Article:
“We had more information about DL Hall than anyone,” Rajsich added. “Arthur is from Valdosta and his family still lives there. His family knew their family and we had a pretty complete background on this kid.”
Baseball America wrote that “Hall’s performance at the 2016 East Coast Pro Showcase was the stuff of legend.” The youngster, who will turn 19 on Sept. 19, blew away some of the top draft-eligible hitters. His fastball sits from 92-95 mph, touching 96 mph. His curveball is considered his clear second-best offering and analysts rate it a plus pitch.
“He has a good arm and a good delivery,” Rajsich said. “He’s very athletic. He throws strikes with all his pitches. His command is good for a high school kid. He pitched against some of the very best hitters that were in this draft and was dominating - even against the best hitters. He has an advanced feel for pitching.”
After the fastball and curve, Rajsich rates Hall’s changeup as his third-best pitch, followed by his slider.
“I like his size and athleticism,” Rajsich said. “He is very aggressive and he has everything you are looking for in a high school pitcher. He has mound presence and composure. He is a very confident kid and is a leader. Everything you are looking for when you go to a high school and look at a left-handed pitcher, you are going to see with this one.”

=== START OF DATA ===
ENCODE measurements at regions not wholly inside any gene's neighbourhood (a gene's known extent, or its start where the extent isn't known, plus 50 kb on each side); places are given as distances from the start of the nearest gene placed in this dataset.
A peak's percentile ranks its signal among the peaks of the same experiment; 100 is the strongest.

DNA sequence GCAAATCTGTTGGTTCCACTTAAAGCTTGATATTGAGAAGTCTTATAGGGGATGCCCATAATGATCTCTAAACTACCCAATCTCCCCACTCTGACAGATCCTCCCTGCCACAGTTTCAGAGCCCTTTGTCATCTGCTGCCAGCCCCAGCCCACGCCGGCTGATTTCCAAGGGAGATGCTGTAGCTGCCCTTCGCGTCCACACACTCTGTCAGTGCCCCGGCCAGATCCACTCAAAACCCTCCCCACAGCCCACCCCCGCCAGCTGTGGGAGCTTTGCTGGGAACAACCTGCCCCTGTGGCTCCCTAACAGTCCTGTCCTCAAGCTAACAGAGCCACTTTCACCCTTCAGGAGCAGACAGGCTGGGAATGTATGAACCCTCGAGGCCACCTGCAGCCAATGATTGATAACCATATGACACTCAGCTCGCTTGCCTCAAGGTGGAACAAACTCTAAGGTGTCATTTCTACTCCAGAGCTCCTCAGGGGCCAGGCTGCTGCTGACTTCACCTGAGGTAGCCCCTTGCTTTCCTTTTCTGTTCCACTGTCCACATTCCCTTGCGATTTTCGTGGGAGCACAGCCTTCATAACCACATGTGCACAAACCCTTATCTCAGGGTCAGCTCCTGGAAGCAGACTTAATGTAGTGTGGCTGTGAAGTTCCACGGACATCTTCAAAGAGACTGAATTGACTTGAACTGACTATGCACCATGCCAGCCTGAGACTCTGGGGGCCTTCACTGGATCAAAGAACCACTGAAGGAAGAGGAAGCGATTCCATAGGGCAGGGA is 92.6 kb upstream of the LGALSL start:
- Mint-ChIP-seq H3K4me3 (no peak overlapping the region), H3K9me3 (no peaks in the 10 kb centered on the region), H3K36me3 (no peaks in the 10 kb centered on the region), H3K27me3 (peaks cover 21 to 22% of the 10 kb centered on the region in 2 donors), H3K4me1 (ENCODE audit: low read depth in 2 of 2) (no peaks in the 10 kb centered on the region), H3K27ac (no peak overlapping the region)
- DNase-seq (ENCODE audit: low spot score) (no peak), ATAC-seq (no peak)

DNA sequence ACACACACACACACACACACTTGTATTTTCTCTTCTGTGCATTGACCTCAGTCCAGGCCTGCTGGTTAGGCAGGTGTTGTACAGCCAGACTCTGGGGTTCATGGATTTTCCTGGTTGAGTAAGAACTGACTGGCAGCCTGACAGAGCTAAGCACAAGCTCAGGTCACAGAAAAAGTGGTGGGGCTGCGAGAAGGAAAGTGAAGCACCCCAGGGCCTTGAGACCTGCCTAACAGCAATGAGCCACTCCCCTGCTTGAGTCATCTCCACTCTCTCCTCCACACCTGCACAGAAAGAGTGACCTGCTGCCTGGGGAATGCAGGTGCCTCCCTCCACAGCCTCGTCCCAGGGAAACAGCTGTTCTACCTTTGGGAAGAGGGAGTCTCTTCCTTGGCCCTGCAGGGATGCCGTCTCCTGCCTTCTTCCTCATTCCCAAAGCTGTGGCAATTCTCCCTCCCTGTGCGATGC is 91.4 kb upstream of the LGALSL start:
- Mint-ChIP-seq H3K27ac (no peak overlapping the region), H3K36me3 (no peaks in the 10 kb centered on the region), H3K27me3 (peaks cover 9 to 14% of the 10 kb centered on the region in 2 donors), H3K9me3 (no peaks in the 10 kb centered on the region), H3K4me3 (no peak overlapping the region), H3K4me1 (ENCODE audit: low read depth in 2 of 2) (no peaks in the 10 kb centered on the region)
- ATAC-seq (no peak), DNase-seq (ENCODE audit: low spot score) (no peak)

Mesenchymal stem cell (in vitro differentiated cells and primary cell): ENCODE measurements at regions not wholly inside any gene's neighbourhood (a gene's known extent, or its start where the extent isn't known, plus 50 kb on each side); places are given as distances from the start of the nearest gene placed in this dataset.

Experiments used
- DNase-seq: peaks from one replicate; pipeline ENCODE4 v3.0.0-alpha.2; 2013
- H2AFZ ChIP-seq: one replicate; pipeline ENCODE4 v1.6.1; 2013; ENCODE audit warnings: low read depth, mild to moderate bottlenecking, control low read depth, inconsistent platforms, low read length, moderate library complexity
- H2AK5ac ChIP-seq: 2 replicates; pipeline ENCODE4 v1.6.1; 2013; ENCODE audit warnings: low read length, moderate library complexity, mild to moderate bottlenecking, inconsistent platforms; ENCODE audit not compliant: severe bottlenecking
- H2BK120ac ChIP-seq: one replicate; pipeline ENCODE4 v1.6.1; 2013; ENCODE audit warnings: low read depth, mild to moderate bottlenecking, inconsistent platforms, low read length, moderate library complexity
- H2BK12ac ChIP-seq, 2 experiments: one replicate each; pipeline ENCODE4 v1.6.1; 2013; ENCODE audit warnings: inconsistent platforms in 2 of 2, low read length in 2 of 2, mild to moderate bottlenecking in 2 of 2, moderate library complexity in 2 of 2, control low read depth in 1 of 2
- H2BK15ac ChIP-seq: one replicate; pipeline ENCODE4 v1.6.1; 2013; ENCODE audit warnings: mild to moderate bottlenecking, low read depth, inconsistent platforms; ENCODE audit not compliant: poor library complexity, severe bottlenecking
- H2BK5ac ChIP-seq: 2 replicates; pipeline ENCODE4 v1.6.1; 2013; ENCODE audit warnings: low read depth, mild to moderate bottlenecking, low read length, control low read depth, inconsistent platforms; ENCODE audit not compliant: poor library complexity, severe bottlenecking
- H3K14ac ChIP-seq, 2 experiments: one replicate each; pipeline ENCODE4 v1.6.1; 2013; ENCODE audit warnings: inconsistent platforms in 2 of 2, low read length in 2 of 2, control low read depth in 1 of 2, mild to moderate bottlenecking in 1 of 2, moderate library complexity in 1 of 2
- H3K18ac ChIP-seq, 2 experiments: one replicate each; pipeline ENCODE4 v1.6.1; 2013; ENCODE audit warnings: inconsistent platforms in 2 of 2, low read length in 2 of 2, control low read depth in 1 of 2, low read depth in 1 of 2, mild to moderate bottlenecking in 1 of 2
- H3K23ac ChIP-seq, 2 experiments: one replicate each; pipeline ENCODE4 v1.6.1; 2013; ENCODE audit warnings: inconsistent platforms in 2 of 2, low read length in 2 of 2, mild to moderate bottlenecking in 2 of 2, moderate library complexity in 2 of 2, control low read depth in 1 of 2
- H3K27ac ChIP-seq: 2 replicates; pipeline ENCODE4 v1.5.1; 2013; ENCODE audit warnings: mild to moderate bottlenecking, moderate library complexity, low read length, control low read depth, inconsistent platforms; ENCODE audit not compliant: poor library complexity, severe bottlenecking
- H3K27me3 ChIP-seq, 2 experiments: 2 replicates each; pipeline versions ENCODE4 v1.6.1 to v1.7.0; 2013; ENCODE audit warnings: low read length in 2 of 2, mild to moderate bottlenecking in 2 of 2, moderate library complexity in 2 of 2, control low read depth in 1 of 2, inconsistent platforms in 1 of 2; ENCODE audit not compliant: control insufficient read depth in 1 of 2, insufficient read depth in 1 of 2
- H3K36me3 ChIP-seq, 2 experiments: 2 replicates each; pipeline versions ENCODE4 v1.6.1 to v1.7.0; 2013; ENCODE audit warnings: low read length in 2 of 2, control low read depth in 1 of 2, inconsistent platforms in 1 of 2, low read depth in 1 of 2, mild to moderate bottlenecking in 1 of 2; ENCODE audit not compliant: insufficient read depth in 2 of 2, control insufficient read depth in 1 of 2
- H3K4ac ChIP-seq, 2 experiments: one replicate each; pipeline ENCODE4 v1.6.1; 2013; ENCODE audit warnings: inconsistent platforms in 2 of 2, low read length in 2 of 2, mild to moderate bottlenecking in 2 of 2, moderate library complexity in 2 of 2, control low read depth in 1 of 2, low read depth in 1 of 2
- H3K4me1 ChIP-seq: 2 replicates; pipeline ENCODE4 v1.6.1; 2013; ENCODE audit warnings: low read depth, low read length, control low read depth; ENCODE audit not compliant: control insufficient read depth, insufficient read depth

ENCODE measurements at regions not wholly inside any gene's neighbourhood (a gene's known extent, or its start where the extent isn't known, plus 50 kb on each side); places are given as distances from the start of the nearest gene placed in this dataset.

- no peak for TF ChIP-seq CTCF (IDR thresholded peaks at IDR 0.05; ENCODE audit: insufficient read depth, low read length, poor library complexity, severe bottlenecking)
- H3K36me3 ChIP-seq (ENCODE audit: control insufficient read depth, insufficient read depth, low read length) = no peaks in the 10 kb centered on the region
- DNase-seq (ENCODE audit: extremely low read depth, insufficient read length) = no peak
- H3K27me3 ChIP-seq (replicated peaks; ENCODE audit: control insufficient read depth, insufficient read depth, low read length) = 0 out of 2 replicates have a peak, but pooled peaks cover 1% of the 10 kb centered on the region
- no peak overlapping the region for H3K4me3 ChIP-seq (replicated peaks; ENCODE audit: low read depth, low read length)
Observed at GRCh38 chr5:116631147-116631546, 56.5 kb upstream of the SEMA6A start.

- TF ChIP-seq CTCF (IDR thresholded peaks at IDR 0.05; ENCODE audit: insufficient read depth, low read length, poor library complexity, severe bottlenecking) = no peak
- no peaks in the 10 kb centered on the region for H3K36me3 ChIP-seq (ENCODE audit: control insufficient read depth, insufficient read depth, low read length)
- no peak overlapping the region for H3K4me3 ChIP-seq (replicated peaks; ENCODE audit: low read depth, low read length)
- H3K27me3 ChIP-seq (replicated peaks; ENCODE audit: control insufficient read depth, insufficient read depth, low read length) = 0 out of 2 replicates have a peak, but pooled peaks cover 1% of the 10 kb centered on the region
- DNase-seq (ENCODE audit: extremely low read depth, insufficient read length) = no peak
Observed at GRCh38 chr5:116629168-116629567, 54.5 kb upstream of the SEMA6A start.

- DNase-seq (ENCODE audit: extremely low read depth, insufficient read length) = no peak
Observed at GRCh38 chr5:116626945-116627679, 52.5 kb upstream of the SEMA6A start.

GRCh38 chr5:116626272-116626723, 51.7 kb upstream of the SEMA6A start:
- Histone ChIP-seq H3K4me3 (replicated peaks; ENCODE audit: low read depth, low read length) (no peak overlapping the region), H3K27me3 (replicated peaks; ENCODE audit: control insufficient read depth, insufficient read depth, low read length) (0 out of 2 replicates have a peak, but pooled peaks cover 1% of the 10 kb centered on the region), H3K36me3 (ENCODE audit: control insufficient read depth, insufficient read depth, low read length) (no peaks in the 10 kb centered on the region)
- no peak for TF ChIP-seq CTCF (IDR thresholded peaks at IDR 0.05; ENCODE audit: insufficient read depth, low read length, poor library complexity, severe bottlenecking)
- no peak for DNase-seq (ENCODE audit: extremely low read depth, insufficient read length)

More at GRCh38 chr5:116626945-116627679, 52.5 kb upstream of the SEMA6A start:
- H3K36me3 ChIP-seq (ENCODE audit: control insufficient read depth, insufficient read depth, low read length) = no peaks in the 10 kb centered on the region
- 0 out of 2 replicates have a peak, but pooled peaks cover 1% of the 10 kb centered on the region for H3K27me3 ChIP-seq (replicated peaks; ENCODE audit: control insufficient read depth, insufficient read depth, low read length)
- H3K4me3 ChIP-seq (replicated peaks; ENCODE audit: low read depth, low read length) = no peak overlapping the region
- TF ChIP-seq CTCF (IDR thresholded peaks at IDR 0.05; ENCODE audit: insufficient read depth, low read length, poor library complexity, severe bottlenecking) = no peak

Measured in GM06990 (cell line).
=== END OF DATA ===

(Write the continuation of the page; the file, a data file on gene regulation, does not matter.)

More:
Now comes the potentially hard part: signing Hall, who is represented by agent Scott Boras. The slot bonus amount for the No. 21 pick is $2,892,400. Some speculate it will take every bit of that and potentially more to get the deal done, but Rajsich is confident that will happen.
The Orioles already appear to be close to agreements with 18 to 20 of their draft picks and a large group of signings could be coming next week.
The Orioles drafted five college seniors in rounds six through 10. That was a strategic move. These players will sign for small bonuses as players with no bargaining leverage of going back to school. Then the dollars saved there from their allotted bonus pool amounts can then be used to sign their top six picks through round five.